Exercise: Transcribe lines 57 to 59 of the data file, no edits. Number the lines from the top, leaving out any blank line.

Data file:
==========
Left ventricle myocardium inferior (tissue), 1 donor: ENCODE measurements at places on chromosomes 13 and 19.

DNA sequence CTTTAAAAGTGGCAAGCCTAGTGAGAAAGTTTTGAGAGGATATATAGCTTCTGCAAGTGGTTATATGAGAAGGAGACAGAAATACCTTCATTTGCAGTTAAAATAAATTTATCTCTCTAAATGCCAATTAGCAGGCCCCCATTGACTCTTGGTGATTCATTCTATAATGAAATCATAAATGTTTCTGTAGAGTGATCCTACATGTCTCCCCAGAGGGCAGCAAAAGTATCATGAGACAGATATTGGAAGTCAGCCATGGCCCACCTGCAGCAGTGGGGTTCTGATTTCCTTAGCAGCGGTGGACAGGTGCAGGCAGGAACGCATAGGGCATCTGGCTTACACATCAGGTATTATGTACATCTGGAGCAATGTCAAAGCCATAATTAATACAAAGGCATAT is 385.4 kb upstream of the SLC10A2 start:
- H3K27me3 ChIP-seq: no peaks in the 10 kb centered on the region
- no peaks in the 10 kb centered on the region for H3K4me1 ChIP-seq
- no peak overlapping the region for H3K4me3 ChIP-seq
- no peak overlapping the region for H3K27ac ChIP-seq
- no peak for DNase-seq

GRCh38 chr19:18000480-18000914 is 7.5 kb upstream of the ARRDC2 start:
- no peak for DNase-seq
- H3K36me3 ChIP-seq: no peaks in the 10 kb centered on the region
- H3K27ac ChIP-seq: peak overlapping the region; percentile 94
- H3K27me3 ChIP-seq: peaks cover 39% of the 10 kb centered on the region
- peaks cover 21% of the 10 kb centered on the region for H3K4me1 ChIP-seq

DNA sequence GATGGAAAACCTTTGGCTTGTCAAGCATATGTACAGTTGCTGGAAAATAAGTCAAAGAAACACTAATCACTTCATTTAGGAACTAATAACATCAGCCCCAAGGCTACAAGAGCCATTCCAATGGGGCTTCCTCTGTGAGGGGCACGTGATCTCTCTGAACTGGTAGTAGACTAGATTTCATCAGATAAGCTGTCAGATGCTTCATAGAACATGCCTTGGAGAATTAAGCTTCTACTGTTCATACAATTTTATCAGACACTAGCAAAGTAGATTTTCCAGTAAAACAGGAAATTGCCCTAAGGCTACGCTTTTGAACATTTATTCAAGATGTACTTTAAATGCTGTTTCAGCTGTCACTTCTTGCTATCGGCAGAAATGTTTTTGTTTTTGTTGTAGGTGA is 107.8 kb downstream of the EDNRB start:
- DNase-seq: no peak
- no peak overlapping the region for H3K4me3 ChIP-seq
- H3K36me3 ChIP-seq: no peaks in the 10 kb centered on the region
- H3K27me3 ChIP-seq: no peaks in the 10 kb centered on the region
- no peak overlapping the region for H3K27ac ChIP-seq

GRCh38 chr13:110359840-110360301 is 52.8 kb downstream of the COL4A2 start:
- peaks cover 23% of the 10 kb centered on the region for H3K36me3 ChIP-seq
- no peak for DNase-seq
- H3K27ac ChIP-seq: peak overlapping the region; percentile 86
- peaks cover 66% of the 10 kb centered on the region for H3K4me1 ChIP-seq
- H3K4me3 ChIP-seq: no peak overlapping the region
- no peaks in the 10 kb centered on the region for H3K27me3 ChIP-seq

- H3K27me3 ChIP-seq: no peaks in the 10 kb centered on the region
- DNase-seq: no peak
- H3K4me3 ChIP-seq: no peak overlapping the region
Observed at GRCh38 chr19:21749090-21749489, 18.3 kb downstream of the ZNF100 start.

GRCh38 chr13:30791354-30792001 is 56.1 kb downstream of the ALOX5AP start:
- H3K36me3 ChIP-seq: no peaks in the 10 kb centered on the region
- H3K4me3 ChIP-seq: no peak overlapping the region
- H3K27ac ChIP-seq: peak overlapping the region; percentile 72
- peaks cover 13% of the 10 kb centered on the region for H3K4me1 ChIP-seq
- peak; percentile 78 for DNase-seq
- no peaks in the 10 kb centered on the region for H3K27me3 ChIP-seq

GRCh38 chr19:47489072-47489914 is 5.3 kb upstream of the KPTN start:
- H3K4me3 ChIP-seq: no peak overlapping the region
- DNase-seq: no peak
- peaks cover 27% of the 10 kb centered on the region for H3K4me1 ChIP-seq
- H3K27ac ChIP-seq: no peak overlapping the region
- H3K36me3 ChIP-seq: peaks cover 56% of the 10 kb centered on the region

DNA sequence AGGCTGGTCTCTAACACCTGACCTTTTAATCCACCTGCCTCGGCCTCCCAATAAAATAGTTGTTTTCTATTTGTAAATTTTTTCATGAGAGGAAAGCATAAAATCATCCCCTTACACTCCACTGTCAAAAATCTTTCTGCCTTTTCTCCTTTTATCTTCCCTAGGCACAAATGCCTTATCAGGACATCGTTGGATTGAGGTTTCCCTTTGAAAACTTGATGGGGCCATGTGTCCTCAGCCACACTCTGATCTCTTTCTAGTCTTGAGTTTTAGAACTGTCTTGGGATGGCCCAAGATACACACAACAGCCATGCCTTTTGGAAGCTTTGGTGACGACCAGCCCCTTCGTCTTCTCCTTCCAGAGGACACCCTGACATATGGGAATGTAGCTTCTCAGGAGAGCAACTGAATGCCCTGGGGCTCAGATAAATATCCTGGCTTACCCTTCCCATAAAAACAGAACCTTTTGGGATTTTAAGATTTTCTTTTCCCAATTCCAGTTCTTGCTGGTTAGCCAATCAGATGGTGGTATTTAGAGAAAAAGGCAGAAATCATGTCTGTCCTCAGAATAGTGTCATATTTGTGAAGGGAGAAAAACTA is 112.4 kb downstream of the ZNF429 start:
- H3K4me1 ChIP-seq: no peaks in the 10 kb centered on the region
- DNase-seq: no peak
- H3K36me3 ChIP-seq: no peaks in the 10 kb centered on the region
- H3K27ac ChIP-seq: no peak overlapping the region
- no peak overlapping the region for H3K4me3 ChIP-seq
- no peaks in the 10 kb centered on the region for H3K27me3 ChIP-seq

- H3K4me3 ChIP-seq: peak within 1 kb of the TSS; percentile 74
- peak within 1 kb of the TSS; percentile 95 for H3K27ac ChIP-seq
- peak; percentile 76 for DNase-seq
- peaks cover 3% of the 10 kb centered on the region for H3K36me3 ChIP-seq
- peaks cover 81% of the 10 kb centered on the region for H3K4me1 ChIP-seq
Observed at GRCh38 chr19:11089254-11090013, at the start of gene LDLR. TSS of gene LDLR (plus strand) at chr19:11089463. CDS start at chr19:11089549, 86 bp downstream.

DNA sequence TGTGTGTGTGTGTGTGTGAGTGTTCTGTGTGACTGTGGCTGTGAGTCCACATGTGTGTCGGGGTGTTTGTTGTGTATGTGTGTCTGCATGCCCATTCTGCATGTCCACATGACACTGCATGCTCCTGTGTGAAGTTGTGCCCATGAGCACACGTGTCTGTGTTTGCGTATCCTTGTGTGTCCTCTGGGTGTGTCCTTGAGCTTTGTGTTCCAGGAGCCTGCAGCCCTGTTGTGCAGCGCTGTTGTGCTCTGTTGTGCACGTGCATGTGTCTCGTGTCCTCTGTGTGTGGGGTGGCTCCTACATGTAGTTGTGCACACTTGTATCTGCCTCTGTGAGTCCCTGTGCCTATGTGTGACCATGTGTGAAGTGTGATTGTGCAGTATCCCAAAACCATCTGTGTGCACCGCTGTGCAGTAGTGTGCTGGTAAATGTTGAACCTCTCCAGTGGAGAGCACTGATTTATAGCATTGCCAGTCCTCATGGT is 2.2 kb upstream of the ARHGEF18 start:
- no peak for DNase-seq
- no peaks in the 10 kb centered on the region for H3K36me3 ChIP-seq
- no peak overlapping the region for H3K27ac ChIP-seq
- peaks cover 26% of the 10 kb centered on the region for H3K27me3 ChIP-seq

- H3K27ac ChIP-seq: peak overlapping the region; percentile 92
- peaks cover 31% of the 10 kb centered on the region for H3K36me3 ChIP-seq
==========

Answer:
DNA sequence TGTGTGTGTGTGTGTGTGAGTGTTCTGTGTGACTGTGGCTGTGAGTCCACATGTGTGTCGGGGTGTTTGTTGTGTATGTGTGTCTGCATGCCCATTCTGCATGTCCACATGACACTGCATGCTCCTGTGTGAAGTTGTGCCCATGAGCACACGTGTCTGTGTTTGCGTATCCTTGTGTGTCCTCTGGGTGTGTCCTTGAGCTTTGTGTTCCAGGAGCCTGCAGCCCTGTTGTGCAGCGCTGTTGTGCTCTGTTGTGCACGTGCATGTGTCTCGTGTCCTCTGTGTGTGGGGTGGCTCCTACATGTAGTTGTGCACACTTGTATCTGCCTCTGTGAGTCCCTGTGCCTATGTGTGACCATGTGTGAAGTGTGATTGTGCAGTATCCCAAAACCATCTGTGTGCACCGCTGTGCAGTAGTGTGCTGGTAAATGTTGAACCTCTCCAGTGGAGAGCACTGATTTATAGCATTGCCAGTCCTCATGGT is 2.2 kb upstream of the ARHGEF18 start:
- no peak for DNase-seq
- no peaks in the 10 kb centered on the region for H3K36me3 ChIP-seq